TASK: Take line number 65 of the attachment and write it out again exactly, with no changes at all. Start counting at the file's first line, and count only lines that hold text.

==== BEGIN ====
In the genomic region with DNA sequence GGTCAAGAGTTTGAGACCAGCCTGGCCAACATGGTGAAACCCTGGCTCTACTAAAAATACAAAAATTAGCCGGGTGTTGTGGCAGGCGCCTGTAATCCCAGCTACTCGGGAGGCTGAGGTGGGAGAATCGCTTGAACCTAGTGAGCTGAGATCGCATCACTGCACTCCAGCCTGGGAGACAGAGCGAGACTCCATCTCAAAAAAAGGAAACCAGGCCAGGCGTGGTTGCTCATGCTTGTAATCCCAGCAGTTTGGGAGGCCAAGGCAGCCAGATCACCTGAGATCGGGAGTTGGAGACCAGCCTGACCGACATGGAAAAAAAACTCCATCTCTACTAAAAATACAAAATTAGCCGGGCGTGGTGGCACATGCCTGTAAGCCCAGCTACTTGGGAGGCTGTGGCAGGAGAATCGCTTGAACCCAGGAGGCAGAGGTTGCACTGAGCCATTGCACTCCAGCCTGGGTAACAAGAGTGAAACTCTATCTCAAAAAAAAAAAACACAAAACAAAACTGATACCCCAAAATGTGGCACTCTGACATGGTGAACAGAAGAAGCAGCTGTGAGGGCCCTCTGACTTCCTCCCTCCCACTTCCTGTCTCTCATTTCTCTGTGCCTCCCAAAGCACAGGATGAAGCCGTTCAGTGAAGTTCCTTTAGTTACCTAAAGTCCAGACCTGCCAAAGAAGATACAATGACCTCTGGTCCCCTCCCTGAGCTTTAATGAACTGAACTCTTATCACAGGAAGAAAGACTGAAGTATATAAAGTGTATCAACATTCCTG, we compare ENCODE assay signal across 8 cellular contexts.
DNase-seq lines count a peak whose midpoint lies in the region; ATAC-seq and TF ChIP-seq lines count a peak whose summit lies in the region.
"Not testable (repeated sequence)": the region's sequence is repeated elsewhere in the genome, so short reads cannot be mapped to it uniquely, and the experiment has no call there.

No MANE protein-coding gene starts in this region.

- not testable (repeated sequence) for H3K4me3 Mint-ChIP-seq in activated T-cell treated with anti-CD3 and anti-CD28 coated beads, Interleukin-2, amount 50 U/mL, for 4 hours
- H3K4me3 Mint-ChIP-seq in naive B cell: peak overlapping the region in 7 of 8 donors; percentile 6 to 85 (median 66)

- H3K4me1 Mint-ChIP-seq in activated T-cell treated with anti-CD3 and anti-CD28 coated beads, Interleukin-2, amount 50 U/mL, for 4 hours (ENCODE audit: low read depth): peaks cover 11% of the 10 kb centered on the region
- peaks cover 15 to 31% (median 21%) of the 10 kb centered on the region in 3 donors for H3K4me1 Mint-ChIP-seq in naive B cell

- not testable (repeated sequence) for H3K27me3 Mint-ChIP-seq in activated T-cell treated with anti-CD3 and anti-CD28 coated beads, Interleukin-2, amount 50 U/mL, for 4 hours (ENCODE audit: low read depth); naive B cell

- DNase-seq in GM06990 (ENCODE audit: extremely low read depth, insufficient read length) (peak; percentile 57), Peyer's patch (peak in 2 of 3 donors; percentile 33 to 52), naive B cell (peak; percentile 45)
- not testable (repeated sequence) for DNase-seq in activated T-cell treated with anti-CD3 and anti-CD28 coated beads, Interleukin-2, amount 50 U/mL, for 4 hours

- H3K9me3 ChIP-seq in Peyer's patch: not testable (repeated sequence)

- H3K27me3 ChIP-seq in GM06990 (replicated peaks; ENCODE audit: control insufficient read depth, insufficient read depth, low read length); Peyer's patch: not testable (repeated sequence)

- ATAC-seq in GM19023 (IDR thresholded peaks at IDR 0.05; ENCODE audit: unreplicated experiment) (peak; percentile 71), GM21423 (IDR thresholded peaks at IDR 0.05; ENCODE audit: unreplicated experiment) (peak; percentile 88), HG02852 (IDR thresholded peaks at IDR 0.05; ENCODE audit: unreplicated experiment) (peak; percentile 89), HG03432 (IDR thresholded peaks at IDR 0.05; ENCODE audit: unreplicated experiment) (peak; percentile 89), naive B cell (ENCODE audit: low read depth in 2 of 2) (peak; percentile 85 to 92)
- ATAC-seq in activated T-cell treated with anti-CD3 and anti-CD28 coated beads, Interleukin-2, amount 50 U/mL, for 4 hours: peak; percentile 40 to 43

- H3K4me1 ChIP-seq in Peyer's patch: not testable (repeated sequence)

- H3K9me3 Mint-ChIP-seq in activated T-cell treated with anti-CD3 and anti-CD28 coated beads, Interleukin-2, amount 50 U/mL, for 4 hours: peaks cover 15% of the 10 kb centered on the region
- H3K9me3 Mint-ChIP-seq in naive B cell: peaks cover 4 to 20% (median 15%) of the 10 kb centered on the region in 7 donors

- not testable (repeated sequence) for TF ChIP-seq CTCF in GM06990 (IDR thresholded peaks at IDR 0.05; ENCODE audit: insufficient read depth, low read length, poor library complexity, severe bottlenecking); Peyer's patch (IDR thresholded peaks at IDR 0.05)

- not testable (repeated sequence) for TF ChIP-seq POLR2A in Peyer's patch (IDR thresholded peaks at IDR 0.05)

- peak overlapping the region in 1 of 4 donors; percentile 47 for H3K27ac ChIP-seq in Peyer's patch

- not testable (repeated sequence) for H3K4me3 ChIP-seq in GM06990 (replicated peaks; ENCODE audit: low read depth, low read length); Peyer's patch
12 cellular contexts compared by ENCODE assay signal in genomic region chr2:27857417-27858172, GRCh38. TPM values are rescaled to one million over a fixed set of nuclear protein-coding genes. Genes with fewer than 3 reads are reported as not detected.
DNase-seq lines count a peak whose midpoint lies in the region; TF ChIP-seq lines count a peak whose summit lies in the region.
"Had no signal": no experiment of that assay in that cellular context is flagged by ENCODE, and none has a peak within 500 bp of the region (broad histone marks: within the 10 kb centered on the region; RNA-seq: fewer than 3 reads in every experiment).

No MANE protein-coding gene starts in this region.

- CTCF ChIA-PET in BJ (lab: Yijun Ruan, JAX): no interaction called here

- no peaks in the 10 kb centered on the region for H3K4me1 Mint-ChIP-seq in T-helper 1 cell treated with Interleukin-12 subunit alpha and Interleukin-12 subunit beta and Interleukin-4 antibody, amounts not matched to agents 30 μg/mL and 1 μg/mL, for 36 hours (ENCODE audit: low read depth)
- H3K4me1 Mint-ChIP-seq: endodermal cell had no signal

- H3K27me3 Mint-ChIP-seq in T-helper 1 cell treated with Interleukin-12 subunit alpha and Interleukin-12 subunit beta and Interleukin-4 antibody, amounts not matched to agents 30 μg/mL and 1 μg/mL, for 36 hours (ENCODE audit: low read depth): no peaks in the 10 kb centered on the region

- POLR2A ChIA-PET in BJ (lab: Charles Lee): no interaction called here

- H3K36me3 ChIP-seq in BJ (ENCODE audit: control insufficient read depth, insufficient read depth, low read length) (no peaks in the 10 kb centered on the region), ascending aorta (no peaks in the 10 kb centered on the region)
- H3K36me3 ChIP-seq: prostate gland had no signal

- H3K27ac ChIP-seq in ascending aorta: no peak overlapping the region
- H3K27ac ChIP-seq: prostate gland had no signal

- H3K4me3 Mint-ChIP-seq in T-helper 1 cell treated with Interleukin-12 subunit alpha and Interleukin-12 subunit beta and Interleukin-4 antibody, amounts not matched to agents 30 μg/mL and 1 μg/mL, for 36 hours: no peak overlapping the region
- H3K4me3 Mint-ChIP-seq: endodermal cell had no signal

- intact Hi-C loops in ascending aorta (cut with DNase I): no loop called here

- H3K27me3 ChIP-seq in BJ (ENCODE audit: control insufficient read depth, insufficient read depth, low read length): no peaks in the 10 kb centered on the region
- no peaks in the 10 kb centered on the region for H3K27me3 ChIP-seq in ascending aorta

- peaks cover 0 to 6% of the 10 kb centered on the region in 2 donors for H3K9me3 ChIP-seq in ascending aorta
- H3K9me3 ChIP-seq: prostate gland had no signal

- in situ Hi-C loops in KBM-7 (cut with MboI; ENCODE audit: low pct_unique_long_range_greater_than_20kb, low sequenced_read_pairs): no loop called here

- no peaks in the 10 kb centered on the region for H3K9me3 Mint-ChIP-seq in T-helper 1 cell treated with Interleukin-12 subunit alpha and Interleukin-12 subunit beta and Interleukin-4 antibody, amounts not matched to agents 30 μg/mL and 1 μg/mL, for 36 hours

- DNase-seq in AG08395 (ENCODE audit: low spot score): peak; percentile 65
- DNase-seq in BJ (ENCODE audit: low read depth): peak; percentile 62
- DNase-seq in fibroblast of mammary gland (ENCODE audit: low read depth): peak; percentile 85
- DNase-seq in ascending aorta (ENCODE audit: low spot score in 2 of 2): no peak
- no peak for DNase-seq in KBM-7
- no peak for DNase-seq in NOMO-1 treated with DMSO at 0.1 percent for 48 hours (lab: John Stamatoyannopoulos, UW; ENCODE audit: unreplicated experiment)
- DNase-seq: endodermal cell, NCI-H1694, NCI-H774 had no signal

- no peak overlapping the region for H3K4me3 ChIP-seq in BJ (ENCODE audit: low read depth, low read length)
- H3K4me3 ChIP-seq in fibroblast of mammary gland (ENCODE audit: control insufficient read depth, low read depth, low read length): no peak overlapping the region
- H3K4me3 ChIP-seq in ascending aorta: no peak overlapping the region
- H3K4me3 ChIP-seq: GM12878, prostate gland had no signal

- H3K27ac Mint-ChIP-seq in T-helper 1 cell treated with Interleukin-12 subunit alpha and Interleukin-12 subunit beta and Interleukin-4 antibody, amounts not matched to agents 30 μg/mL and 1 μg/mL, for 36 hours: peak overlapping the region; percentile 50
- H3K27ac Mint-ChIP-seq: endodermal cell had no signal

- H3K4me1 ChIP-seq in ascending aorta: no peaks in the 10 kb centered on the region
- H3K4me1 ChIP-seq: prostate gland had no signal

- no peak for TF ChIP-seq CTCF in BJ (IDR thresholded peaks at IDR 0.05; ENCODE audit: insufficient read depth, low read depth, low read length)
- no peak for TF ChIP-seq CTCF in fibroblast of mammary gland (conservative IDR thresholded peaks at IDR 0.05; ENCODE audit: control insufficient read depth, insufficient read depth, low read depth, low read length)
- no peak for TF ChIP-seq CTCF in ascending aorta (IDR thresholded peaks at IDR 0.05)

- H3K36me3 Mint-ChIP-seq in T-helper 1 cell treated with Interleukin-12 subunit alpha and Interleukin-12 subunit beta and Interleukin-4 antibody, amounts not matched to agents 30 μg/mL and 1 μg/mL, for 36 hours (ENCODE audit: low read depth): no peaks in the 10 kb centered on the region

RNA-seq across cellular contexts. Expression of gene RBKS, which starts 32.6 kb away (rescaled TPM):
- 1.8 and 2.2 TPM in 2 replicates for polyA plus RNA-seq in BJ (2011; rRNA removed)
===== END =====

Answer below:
- 1.8 and 2.2 TPM in 2 replicates for polyA plus RNA-seq in BJ (2011; rRNA removed)